"You don't get rich by what you earn. You get rich by what you don't spend." (Henry Ford) Why are some people wealthier and better off than others? Given similar income levels, what predicts who will build greater wealth? Why are people of the same age and similar background factors so different in their wealth… Continue reading Can your habits and attitudes make you wealthy?
As a mathematician and a psychologist from a network studying real-world decision-making under radical uncertainty, we work on the dangers of investing scientific models with phantastic (wished-for but unrealistic) power to resolve uncertainty and produce optimal solutions. In this short blog we discuss the dangers of forgetting that, in the context of uncertainty, successful anticipatory thinking is not about making good predictions, it is about agility when judging what information to gather to grasp an unfolding landscape, and constant curiosity about what might be left out. Algorithms - and humans masquerading as algorithms, or passing the buck to algorithms - are fragile decision-makers under many real-life conditions.
"What we observe is not nature itself, but nature exposed to our method of questioning."Werner Heisenberg (1) Social facts reduce our experience of uncertainty “Adam's commission, the naming of things, if only in the imagination, brings them into existence, objects of thought; like God, breathes into them the power of the word."The naming of things,… Continue reading The need for constructive ambivalence during the Covid-19 pandemic.
“There have been great societies that did not use the wheel, but there have been no societies that did not tell stories.” —Ursula K. LeGuin To listen to some scholars of decision-making, it is a great wonder that humans have survived as long as they have. We are constantly prone to biases, rely on simplistic… Continue reading Different Minds: why we need human capabilities and machine intelligence*
Let’s call him James, a trader in a City investment bank; young, smartly dressed, confident, and a little impatient. He sat across from me in the interview: “It’s really important to stay cool. For myself, I can say that I really don’t have much emotion while I trade”. Half an hour later, as he relaxed… Continue reading ‘The heart has its reasons’: emotions and cognition in the world of finance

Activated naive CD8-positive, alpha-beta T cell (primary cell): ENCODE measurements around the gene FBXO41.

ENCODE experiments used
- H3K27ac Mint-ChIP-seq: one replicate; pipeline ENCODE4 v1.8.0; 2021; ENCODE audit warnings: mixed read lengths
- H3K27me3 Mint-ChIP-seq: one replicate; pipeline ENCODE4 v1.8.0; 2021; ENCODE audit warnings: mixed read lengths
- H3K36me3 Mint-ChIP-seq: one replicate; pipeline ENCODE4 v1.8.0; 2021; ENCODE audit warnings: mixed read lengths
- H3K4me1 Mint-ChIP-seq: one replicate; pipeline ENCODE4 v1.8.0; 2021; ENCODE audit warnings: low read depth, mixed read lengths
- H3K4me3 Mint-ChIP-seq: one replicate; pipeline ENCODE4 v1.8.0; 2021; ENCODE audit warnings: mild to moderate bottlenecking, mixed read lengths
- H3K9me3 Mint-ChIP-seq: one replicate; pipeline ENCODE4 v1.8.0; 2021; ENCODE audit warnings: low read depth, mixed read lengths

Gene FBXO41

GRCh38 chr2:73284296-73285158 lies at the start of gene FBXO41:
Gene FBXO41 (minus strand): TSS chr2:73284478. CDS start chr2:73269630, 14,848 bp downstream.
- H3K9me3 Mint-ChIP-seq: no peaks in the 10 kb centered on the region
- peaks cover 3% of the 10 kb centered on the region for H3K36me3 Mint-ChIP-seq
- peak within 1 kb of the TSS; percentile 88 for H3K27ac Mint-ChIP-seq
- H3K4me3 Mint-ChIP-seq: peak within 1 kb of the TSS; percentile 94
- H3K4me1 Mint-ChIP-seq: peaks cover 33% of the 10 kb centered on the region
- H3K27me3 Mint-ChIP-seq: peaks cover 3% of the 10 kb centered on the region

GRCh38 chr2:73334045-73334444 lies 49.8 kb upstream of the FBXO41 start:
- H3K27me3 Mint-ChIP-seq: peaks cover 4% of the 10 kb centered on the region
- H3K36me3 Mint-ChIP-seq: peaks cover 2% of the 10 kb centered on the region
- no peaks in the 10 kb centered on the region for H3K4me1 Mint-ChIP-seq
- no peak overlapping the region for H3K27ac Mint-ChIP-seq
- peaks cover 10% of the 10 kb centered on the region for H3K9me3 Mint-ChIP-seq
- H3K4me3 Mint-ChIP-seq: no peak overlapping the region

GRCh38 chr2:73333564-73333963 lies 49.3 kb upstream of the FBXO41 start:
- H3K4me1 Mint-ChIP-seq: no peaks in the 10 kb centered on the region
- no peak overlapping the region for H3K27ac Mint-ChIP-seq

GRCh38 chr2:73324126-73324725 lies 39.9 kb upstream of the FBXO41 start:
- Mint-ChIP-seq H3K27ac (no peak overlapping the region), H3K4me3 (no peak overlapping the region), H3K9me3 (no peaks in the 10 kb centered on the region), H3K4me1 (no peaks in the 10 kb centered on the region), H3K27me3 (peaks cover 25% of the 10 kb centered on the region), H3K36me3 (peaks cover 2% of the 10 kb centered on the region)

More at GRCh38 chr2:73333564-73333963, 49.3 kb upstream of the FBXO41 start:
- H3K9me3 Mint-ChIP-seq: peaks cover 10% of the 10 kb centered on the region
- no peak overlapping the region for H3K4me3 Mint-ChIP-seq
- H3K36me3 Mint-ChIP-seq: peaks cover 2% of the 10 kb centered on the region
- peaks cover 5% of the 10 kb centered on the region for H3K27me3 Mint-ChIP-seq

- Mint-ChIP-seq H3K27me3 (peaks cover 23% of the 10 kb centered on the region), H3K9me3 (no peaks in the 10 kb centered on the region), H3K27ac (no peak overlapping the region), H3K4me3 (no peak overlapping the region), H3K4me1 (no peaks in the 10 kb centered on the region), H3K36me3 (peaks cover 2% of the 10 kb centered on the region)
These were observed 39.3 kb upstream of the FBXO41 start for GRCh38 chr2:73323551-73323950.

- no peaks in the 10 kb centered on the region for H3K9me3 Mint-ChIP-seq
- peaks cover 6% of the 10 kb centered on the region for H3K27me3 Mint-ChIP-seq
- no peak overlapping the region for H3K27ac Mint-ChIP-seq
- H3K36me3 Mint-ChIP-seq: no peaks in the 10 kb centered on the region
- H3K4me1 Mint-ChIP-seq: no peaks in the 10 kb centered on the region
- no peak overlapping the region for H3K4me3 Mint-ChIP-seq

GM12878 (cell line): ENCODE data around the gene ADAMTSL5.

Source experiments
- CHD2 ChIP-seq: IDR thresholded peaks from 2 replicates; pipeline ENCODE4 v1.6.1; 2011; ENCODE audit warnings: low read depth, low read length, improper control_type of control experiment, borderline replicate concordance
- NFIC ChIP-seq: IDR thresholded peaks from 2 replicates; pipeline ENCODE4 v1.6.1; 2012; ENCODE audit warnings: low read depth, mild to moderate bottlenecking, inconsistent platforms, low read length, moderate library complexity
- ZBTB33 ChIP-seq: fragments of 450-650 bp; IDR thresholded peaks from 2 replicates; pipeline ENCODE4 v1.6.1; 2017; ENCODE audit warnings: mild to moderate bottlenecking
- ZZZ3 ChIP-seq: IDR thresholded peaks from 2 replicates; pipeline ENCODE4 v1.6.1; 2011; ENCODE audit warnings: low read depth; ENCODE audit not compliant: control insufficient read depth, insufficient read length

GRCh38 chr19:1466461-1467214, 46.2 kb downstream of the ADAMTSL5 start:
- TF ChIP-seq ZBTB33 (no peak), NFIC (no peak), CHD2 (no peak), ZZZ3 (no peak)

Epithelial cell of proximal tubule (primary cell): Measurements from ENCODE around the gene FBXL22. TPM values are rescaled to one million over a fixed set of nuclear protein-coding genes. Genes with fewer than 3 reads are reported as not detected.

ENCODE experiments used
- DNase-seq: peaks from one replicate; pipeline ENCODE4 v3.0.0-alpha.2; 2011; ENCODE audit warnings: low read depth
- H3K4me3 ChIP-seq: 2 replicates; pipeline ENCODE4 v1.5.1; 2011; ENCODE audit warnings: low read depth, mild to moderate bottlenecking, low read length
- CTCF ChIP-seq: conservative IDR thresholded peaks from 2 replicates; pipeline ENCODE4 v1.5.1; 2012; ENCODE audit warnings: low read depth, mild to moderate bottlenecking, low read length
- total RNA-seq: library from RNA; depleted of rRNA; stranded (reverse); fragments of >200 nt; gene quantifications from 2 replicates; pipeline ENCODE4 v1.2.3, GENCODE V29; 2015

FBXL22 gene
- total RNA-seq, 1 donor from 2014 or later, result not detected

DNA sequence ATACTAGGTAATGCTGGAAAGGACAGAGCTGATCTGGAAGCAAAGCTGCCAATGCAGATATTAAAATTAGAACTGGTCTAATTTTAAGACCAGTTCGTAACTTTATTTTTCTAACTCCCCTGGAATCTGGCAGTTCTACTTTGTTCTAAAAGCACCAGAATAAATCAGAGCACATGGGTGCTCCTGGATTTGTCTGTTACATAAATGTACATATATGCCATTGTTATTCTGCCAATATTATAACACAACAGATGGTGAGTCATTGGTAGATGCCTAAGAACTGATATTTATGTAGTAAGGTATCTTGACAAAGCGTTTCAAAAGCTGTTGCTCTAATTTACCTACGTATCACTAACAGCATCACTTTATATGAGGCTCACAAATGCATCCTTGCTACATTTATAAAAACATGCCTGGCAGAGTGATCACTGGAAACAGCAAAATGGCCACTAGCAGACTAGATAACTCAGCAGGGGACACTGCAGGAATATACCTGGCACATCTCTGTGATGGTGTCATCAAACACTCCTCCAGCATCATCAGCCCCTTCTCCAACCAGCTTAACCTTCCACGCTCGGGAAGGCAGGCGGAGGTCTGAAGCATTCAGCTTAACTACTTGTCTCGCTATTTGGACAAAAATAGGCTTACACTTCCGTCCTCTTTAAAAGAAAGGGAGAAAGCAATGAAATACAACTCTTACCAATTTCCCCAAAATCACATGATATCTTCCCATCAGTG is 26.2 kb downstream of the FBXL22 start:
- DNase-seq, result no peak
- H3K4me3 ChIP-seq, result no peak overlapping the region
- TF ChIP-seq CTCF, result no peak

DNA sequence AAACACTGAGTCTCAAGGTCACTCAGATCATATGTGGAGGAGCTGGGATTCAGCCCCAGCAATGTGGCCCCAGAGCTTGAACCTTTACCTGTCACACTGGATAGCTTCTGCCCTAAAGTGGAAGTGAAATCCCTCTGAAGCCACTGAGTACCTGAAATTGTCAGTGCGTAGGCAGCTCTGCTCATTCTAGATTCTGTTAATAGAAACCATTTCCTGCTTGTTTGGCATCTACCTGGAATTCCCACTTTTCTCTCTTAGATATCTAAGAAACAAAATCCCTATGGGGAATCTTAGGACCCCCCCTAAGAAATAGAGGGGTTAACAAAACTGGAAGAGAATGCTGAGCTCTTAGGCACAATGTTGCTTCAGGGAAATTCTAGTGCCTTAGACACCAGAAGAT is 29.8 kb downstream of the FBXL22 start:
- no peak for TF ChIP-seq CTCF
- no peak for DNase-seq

Marketers need to understand such consumer behavior in order to formulate appropriate marketing strategy, allocate marketing budget below-the-line and design effective marketing tactics…… In such instances the acts may be normatively positive and leave the shopper feeling good Bayley and Nancarrow 1998: 99 And I am a weapon of massive consumptionAnd it's not my fault… Continue reading Shopping, impulsiveness and weapons of massive consumption
It is common to contrast emotions with rationality (usually in tandem with proclaiming the superiority of reason over emotion). Take for example this post on the changingminds blog. It is also the claim at the heart of Ayn Rand's morally barren apologia for the extremes of modern capitalism, 'Atlas Shrugged'. In this book she claims… Continue reading On the false contrast between rationality and emotion
Money fractures marriages, drives wars, inspires art, motivates some people to great achievements, leads others to despair. Fear, desire, love, hate, jealousy, anger, anxiety, relief, shame and many more shades of emotion may attach to money in the course of an ordinary day. (Photo credit: @Doug88888)Yet, economic accounts of human financial behaviour focus on reasoned… Continue reading Welcome to the emotional finance blog
A brief trawl of media comment on the banking industry over the last few years suggests that the industry is awash with criminals and fraudsters. The picture of traders, often presented in the press, is of amoral risk-takers with bosses who are always ready to turn a blind eye if profits are being made. There… Continue reading LIBOR, rogue traders and the supply of motivated offenders
The stories we tell ourselves about futures and the impact of our actions in them are important acts of imagination which enable us to act, despite uncertainty. However, they can also become over-comfortable refuges from the anxiety provoked by uncertainty and a route to disregarding important information and perspectives which challenge our certainties.
I am delighted to introduce a guest blog by Dr Daniel Richards about some research we collaborated on. The disposition effect describes a bias that causes investors to be more willing to sell investments that have risen in in value than those that have fallen in value. Our research shows that investors who rely less on emotions and intuition and investors who manage their emotions more effectively are less likely to show this investment bias.
I am delighted to introduce a guest blog by Kevin Rodgers, formerly global head of foreign exchange at Deutsche Bank, with an impressive career in trading. Kevin is also the author of a great new book which charts the major changes in investment banking 'Why aren't they shouting?', not to mention a pretty good opera singer.
Successful fraud requires both a set of skills and a willingness to deliberately target and deceive others. The most successful fraudsters have a capacity to look us in the eye, to engage our trust and then betray it without a qualm. This capacity is actually quite rare and often associated with personality disorder (or perhaps… Continue reading Scams, Victims, and Scammers
"Money doesn't talk it swears" Bob Dylan Differences in attitudes to money are a major cause of disagreements in relationships. Research shows that financial disagreements are one of the more frequent and less easily resolved causes of relationship conflict. One study found that whilst people are often attracted to potential partners with different emotional reactions to spending, that… Continue reading Money and relationships